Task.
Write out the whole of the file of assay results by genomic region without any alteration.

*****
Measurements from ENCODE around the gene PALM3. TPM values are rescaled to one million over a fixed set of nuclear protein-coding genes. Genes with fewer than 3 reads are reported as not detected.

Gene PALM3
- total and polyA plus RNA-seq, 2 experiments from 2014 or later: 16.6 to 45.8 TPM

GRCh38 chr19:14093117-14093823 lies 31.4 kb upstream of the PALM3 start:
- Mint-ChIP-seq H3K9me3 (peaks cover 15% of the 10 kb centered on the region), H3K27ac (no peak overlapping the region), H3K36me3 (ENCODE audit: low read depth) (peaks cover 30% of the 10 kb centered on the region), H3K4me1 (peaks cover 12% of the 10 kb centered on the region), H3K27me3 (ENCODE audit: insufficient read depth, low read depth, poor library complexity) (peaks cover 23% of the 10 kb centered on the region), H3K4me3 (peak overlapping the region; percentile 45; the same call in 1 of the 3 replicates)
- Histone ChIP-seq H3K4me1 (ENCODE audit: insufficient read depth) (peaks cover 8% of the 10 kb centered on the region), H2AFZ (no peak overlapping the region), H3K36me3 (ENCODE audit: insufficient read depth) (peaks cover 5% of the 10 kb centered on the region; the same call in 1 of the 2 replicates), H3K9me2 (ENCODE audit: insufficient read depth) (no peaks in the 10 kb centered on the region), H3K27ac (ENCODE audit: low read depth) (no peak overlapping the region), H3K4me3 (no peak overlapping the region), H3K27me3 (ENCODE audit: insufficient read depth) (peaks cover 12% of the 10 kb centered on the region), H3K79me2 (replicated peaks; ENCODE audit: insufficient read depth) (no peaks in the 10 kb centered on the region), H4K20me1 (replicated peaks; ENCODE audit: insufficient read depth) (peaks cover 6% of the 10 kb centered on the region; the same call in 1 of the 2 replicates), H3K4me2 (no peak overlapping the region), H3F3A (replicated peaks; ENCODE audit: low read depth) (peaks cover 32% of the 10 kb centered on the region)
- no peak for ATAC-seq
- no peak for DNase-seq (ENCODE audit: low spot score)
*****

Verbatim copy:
Measurements from ENCODE around the gene PALM3. TPM values are rescaled to one million over a fixed set of nuclear protein-coding genes. Genes with fewer than 3 reads are reported as not detected.

Gene PALM3
- total and polyA plus RNA-seq, 2 experiments from 2014 or later: 16.6 to 45.8 TPM

GRCh38 chr19:14093117-14093823 lies 31.4 kb upstream of the PALM3 start:
- Mint-ChIP-seq H3K9me3 (peaks cover 15% of the 10 kb centered on the region), H3K27ac (no peak overlapping the region), H3K36me3 (ENCODE audit: low read depth) (peaks cover 30% of the 10 kb centered on the region), H3K4me1 (peaks cover 12% of the 10 kb centered on the region), H3K27me3 (ENCODE audit: insufficient read depth, low read depth, poor library complexity) (peaks cover 23% of the 10 kb centered on the region), H3K4me3 (peak overlapping the region; percentile 45; the same call in 1 of the 3 replicates)
- Histone ChIP-seq H3K4me1 (ENCODE audit: insufficient read depth) (peaks cover 8% of the 10 kb centered on the region), H2AFZ (no peak overlapping the region), H3K36me3 (ENCODE audit: insufficient read depth) (peaks cover 5% of the 10 kb centered on the region; the same call in 1 of the 2 replicates), H3K9me2 (ENCODE audit: insufficient read depth) (no peaks in the 10 kb centered on the region), H3K27ac (ENCODE audit: low read depth) (no peak overlapping the region), H3K4me3 (no peak overlapping the region), H3K27me3 (ENCODE audit: insufficient read depth) (peaks cover 12% of the 10 kb centered on the region), H3K79me2 (replicated peaks; ENCODE audit: insufficient read depth) (no peaks in the 10 kb centered on the region), H4K20me1 (replicated peaks; ENCODE audit: insufficient read depth) (peaks cover 6% of the 10 kb centered on the region; the same call in 1 of the 2 replicates), H3K4me2 (no peak overlapping the region), H3F3A (replicated peaks; ENCODE audit: low read depth) (peaks cover 32% of the 10 kb centered on the region)
- no peak for ATAC-seq
- no peak for DNase-seq (ENCODE audit: low spot score)